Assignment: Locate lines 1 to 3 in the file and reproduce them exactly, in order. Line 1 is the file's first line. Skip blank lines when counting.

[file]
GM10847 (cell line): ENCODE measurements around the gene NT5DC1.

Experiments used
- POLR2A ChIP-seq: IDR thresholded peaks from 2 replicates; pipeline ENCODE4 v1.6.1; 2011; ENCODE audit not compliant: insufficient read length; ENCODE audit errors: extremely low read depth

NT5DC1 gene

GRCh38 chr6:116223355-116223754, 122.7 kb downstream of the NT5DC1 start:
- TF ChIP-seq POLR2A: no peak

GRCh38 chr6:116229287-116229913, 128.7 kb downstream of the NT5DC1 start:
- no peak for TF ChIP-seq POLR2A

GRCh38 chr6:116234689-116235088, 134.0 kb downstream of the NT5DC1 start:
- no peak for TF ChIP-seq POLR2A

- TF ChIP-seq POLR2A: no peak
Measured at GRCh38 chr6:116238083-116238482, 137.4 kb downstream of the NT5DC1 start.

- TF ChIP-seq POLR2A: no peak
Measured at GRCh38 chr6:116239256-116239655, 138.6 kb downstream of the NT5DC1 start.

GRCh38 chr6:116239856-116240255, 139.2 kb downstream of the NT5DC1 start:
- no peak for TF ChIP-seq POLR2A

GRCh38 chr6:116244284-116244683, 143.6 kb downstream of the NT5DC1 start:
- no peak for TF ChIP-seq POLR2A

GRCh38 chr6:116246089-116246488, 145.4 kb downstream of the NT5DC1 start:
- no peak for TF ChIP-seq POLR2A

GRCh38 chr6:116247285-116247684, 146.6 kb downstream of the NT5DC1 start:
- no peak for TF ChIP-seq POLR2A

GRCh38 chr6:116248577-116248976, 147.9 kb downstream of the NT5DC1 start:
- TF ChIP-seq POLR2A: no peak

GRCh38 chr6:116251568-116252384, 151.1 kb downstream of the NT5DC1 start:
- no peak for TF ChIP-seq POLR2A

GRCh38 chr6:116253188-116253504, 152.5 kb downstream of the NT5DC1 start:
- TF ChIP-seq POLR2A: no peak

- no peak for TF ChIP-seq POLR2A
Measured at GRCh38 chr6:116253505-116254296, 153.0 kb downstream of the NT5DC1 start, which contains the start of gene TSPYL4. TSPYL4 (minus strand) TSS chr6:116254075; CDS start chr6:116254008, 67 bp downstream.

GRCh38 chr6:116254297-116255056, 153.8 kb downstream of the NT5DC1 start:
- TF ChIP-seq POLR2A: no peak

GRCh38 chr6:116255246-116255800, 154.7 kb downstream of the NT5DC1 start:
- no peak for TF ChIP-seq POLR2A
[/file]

GM10847 (cell line): ENCODE measurements around the gene NT5DC1.

Experiments used
- POLR2A ChIP-seq: IDR thresholded peaks from 2 replicates; pipeline ENCODE4 v1.6.1; 2011; ENCODE audit not compliant: insufficient read length; ENCODE audit errors: extremely low read depth